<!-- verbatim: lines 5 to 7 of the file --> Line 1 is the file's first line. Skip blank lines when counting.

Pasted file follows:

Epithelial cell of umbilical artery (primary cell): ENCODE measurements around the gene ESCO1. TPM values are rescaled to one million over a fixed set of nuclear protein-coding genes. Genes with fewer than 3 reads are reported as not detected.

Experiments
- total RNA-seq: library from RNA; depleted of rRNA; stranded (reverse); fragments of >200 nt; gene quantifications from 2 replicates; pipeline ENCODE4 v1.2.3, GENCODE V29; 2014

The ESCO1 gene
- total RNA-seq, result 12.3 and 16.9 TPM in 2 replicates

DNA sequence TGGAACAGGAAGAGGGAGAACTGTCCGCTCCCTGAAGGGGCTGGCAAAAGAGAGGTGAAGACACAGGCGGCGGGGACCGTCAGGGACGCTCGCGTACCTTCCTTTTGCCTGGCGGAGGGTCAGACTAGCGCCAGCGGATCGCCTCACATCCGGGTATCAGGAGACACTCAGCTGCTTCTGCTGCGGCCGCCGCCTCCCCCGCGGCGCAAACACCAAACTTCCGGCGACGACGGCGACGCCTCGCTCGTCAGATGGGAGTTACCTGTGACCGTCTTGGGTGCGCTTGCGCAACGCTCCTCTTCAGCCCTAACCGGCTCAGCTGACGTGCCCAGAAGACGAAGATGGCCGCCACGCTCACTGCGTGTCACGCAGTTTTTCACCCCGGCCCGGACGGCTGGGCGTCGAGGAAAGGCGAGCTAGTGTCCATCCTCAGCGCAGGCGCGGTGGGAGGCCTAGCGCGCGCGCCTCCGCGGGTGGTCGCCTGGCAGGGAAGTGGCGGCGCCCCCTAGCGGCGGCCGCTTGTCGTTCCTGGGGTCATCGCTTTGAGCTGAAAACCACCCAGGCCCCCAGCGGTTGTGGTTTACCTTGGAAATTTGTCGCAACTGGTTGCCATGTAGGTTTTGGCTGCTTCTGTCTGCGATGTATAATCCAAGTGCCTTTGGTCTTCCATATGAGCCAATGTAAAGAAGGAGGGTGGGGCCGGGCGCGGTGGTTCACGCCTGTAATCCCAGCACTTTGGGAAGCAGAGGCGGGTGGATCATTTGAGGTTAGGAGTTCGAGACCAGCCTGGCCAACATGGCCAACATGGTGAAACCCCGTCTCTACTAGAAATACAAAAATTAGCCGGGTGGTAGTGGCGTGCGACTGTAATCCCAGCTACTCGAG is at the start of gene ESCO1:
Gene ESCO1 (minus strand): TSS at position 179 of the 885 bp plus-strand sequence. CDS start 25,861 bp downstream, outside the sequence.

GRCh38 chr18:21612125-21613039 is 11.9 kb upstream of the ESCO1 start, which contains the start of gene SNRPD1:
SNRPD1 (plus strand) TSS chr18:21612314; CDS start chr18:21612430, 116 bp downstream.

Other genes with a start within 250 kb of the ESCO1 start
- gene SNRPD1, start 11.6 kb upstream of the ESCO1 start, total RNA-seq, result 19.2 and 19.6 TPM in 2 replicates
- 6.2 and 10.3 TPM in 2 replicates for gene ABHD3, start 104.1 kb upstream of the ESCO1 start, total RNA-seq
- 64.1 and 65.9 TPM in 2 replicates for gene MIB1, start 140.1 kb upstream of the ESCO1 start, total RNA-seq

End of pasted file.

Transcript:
- total RNA-seq, result 12.3 and 16.9 TPM in 2 replicates

DNA sequence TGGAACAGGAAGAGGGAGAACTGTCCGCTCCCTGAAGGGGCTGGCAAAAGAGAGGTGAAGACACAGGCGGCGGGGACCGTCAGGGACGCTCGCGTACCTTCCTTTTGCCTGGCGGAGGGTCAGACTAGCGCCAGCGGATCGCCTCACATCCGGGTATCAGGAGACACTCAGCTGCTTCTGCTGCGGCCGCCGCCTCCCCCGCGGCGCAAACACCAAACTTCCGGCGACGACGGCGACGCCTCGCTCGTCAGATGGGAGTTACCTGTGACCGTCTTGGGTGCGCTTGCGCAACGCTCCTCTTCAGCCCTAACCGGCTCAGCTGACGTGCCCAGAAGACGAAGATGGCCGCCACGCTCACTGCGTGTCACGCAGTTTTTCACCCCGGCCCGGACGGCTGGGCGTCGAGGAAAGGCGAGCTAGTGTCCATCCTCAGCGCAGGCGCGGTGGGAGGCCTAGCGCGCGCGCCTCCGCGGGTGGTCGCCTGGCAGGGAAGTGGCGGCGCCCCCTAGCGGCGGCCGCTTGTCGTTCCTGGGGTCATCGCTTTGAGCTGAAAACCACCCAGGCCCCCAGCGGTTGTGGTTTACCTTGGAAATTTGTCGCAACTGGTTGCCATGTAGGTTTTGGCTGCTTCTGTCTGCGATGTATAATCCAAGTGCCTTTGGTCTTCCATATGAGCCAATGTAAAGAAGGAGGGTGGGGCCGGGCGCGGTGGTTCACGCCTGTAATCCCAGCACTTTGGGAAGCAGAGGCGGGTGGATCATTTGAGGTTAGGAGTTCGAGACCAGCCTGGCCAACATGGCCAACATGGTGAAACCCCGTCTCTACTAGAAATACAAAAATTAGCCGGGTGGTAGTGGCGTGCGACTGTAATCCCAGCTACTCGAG is at the start of gene ESCO1:
Gene ESCO1 (minus strand): TSS at position 179 of the 885 bp plus-strand sequence. CDS start 25,861 bp downstream, outside the sequence.